There are three (3) different options on the Air Waybill that the supplier / exporter can choose for the payment of duty/vat and freight charges. Depending on the agreement with the consignee, the supplier can choose bill sender, bill consignee or bill third party. It is very important that all parties fully understandwho is responsible for what charges prior to the shipment being tendered for export to Belgium.

Please note: Clearance delays can be expected for all shipments requiring special processing prior to customs clearance. (Examples: CITES, Veterinary shipments, Shipments requiring licenses, etc.) Other Import transactions handled at time of clearance:

  1. T1 documents (A TI cannot be issued for some excise goods)
    • Shipments transiting un-cleared
    • Consignee has the option of either using the FREE of charge customs clearance by FedEx or using their preferred broker.
    • Diamonds and diamond powder must be cleared at the Diamond Office in Antwerp. No exceptions
    • INTRA-EUROPE T1 (un-cleared shipments need to be pre-adviced via email to:
    • BE-IMPORT&MAIL.FEDEX.COM
  2. T5 document or Airworthiness Certificate
    • Mostly used for aircraft parts and when not classifying under simplified procedure
    • The importer may be exempt from duty and or vat when importing aircraft parts.
    • This document must be submitted prior to the shipment being tendered to FedEx Belgium and the final consignee.
    • The T5 or Airworthiness Certificate is used as an extra customs control document.
  3. Temporary import (im5)This service can only be accepted if the temporary import clearance can be done in agreement with the BE customer on their caution.

    Other = transit/T1 to a Belgian broker (= extra Fedex Transit ancillary charges + the extra administration & transport cost of the Belgian Broker)

    This service is used when goods are imported for a limited time and then exported. Some goods used in trade shows (exhibitions), or goods imported for repair are examples of shipments utilizing temporary import.
    • When using temporary import, the Air Waybill and invoice must clearly show Temporary Import.
  4. Re-import (im6)
    • Shippers whose goods will be re-imported later may choose to use temporary export and upon the re-entry of the goods, use re-import service.
    • The air Waybill and invoice must state clearly that this shipment is a RETURN shipment with the original Export Air Waybill if possible.
  5. Entrepot (im7)
    • Consignees use this service when goods are put into "entrepot".
  6. 136form
    • Shipments from diplomatic institutions (embassies and other agencies) require declaration by presenting this special form (supplied by the institution) to Customs.
  7. 302form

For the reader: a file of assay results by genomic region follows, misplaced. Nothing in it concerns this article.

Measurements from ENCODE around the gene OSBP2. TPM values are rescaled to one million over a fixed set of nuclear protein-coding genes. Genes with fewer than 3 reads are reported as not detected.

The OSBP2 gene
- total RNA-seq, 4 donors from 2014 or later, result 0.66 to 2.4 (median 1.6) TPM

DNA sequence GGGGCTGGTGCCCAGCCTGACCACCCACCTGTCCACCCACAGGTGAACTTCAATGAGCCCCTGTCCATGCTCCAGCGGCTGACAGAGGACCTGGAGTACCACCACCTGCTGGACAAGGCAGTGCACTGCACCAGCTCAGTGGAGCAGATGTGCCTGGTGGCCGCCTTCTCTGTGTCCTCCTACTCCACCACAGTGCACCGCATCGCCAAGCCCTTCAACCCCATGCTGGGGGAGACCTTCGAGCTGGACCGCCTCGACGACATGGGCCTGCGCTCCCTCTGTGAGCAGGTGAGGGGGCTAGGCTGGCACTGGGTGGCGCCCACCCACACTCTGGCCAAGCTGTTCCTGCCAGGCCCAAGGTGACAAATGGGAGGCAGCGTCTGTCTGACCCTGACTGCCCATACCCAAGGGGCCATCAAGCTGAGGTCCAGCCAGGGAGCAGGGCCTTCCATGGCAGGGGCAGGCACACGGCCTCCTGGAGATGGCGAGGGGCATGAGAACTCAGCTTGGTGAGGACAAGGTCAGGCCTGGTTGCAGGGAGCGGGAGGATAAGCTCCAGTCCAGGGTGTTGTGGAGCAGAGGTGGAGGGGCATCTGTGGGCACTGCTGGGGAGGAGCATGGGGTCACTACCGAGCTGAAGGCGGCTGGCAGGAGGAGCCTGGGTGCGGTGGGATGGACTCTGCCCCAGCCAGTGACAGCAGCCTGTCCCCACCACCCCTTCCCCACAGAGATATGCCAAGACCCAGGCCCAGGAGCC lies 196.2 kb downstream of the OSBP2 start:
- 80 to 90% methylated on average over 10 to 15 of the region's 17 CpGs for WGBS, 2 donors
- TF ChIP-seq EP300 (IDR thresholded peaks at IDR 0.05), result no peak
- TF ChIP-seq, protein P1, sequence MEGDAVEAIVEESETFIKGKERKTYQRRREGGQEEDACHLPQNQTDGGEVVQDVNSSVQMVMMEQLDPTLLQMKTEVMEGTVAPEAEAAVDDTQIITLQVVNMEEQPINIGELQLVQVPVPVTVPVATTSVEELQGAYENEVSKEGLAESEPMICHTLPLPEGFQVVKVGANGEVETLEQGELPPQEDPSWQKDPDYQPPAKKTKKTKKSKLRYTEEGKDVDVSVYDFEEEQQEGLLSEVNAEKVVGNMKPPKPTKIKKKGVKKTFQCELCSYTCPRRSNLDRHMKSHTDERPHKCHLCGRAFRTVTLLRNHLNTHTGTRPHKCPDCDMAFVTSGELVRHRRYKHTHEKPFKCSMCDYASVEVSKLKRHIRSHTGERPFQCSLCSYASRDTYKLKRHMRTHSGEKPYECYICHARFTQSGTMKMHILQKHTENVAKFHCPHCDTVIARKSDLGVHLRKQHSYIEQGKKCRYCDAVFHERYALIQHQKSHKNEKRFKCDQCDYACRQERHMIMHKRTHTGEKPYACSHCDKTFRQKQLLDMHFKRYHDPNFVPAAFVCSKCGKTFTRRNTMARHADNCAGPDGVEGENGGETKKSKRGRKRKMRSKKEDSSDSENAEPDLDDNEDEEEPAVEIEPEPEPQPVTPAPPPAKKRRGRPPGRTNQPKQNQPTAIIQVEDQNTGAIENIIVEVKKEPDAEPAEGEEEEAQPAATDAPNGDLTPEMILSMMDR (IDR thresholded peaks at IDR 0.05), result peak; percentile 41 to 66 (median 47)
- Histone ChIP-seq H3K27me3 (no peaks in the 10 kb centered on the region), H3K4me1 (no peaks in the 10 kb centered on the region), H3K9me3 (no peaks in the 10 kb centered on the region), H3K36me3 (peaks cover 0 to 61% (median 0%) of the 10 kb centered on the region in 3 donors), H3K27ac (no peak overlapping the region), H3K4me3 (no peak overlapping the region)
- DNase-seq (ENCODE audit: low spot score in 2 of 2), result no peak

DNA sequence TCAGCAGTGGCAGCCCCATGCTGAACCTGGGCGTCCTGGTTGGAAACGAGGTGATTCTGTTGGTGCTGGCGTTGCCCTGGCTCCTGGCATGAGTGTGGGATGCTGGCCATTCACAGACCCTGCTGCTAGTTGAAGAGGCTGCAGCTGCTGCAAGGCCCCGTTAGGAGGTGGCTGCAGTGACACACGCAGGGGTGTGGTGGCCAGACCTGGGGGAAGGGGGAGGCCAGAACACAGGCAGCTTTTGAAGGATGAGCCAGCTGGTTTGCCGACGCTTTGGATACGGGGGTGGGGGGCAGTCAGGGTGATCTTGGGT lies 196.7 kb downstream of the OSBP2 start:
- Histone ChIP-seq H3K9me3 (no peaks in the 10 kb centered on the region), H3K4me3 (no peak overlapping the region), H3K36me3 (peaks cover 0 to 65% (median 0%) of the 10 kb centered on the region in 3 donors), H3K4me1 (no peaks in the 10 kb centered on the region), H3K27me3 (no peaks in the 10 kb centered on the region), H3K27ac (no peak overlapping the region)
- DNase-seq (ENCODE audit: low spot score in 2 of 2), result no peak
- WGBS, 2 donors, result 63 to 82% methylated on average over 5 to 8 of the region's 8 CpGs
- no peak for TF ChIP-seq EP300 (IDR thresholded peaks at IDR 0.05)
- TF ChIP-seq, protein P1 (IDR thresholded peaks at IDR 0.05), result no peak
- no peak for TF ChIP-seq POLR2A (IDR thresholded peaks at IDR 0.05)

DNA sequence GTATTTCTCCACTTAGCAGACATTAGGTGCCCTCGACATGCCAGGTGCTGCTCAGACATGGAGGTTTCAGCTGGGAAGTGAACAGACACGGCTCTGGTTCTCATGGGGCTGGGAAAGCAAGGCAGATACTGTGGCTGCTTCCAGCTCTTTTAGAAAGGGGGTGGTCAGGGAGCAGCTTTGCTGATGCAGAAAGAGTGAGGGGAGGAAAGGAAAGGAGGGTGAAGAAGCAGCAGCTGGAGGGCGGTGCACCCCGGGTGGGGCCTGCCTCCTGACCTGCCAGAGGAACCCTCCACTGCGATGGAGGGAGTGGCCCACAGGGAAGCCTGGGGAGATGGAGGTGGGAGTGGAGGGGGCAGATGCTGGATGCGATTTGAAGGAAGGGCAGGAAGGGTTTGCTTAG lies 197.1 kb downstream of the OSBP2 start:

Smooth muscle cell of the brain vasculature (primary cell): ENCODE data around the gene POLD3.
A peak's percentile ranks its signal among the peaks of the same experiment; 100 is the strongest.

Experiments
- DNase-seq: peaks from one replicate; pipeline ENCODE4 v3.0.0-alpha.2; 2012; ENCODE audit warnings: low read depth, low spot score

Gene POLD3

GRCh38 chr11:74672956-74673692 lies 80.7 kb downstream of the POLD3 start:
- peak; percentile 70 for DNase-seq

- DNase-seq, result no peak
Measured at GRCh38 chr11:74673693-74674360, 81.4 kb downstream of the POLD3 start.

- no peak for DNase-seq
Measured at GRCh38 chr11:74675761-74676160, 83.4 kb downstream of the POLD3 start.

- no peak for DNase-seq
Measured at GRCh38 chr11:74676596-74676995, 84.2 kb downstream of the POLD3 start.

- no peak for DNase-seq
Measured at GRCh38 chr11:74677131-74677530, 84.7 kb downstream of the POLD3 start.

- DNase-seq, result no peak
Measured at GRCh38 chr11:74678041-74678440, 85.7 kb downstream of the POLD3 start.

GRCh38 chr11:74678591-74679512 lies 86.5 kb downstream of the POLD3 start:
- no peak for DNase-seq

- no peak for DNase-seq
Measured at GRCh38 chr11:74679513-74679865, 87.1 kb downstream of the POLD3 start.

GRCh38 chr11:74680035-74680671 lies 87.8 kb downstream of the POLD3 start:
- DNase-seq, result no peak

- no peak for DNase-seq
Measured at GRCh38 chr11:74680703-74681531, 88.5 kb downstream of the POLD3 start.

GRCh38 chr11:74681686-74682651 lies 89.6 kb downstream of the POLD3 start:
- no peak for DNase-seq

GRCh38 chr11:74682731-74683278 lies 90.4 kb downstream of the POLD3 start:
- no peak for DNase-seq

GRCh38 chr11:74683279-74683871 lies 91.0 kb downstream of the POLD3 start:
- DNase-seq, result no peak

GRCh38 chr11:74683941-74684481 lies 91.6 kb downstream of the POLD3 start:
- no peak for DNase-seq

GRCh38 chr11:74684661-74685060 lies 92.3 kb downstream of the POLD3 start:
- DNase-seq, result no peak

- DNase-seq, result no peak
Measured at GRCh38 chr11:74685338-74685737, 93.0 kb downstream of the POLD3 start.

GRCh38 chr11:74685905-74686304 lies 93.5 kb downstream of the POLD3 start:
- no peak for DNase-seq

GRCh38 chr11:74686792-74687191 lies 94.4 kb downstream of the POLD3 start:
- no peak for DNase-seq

• Shipments from military institutions (armies, logistic offices, etc.) require a declaration by presenting a 302 special form (supplied by the military headquarters) to Customs.
  8. A T2 or T2L can be used in some customs areas.

Please note: Ancillary charges may be applied for all extra services as deemed necessary by Customs or where these services are not covered as part of the standard FedEx Express customs clearance services. Shipments under Phytosanitary Control can only be accepted if the inspection can be done at the first point of entry in Europe.

CITES Shipments

  • Articles or products from animals or plants subject to phytosanitary or veterinary inspection may incur additional delays by applicable local, EU law. Note that special SOP will be required.
  • Articles or products from animals or plants protected under CITES (Convention on International Trade in Endangered Species of Wild Fauna and Flora) are prohibited unless special agreed SOP in place on specific traffic.

Diamonds & Diamond Powder

Requires authorization and additional clearance documentation completed by the Diamond Office. All shipments must be cleared at the Diamond Office in Antwerp.  

EU Feed & Food Products

The European Commission introduced increased controls on the import of feed and food products from Japan which might have been affected by the recent incident at the Fukushima Daiichi nuclear plant. Be aware that these items will certainly incur delays and possibly also additional costs due to examination and investigation of their source. Certification and advance warning is required in order to allow the processing to proceed correctly. The measure will be valid from March 27, 2011 until March 31, 2014 and will be reviewed by the European Commission on a monthly basis until further notice. This applies to concerned items either originating in or consigned from Japan.